St Bride’s steeple is said to have inspired the design for the modern wedding cake (right photo – © Ashley Jane Cakes)

 

St Bride’s as seen from Ludgate Hill

At weddings, it is commonplace to expect a tiered cake as the centrepiece of the reception, with everyone grabbing their cameras or smartphones to capture the iconic cutting of the cake by the bride and groom. Dessert at weddings were originally a stack of cakes, then a bride’s pie, before the bride and groom had their own separate cakes. Just like the traditional colour of a bride’s wedding dress, the white icing was meant to symbolise purity.

Who invented the tiered wedding cake?

The church was designed by Sir Christopher Wren

Pastry chef William Rich (1755-1811), who lived on Ludgate Hill in late 18th century London, is said to be responsible for the tiered wedding cake we know today. Living a stone’s throw from St Bride’s on Fleet Street, he found inspiration for making a cake for his own marriage to Susannah Prichard (1758-1810) in 1776 by looking at the tiered steeple. Despite claims Susannah was the daughter of his boss, William was actually apprenticed to a baker named William Stiles for years, while Susannah’s father Davis Prichard was a peruke maker (wigmaker) from nearby Cheapside. Following the couple’s nuptials, they continued to live on Ludgate Hill and had 12 children, many of which were baptised at St Bride’s. By the time of William’s death in Stockwell, south London in 1811, he had built up quite a bit of wealth and was listed as a venison dealer and cook. The couple were buried at St Bride’s Church, followed by their son Henry Thomas Rich in 1828.

Amazingly, the steeple survived World War II, despite the actual church being fire bombed by the Luftwaffe on 29 December 1940 (see a photo of the bomb damage). By now, the church had been embraced by the journalists and editors of Fleet Street, who financially contributed to the church’s rebuilding in the Fifties, with the building being Grade I listed by Historic England in 1950. Despite the damage, the bombing did uncover the 6th century foundations of an earlier Saxon church on the site, which can be visited on tours.

  • St Bride’s Church, Fleet Street, EC4Y 8AU. Nearest stations: Blackfriars or City Thameslink. St Bride’s Church is open for worship and visits. Please check their website for more information.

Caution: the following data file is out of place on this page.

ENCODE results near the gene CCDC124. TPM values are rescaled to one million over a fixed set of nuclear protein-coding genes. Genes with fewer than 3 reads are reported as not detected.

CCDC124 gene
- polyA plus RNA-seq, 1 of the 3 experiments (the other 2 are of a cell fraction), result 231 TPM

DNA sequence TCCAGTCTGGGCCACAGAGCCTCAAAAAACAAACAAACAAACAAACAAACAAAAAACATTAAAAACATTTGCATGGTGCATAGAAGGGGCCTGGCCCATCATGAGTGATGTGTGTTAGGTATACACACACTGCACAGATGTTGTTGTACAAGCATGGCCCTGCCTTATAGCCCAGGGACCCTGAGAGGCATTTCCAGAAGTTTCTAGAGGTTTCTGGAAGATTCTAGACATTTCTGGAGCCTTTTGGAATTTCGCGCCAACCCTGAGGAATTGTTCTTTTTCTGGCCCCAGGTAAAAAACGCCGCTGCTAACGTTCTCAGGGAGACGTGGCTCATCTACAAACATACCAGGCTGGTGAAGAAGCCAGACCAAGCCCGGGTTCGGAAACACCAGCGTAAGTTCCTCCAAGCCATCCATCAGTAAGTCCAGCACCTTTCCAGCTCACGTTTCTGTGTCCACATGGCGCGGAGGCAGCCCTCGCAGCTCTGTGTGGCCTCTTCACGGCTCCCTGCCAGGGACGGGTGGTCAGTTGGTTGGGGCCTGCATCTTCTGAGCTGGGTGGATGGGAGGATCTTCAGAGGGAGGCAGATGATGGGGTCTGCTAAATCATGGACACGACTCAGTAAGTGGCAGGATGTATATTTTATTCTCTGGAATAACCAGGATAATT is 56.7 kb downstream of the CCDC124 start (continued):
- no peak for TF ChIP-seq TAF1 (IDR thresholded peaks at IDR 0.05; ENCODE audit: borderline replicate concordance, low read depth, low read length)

© Memoirs Of A Metro Girl 2012

Still dominating the skyline: The view of St Bride’s from Ludgate Hill on a
stunning September evening


For more of Metro Girl’s blog posts on London history, click here.

Many thanks to the talented proprietor of Ashley Jane Cakes – a caterer located in Lancs – for allowing me to use a photograph of one of her wedding cake designs.

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Christ Church Greyfriars: A little bit of nature amidst the concrete jungle of the City

The history behind the ruined 17th century church in the City of London.

Greyfriars Christ Church City of London © Memoirs Of A Metro Girl 2012

Wooden frames stand where the Corinthian columns once held up the roof of Christ Church Greyfriars

Greyfriars Christ Church City of London © Memoirs Of A Metro Girl 2012

Wren’s tower and steeple of Christ Church Greyfriars

The City of London was ravaged by bombs during World War II, with many iconic buildings and churches damaged or destroyed by the Nazis.  Many of the churches created by Sir Christopher Wren (1632-1723) after the City was rebuilt following the Great Fire Of London in 1666 were again smouldering on the sites of their medieval predecessors.

Today, the City is a mish-mash of old and new, with what would have been some of the tallest buildings at the turn of the 20th century, now dwarfed by the likes of the Tower 42 and the Gherkin. Ruins of ancient buildings were cleared up or built over to create the metropolis of concrete and glass which dominates the City today.

However, just a stone’s throw away from St Paul’s tube station is a rare lasting monument to the damage of World War II. The ruins of Christ Church Greyfriars, now incorporating a rose garden, lie on the junction of King Edward Street and Newgate Street.

The site was originally a Franciscan monastery in the Middle Ages, with the name Greyfriars referring to the grey habits worn by the monks. Built in 1225, the friary stood for over 300 years. Throughout the centuries, several religious buildings were on site, with a Medieval church being built in the early 14th century. Amongst the notables buried in the church included King Edward I‘s (1239-1307) second wife Marguerite of France (1279-1318) and Edward II’s (1284-1327) widow Isabella of France (1295-1358).

Greyfriars Christ Church City of London © Memoirs Of A Metro Girl 2012

The ruins provide a spot of history and nature in the middle of modernity and traffic

Christ Church Greyfriars

A 19th century sketch of the church before it was bombed
(Image from Wikimedia Commons)

Following the dissolution of the monasteries under King Henry VIII (1491-1547), the church was handed over to the Christ’s Hospital School, with pupils using it as their primary place of worship. However, like most of the City, the medieval church was destroyed in the Great Fire in 1666 and Wren was put in charge of the capital’s rebirth. Over the next few decades, Wren oversaw the building of 50 churches in the area, The Monument, and of course, his pièce de résistance, St Paul’s Cathedral. Wren’s team ended up using some of the Medieval church foundations to save time and money.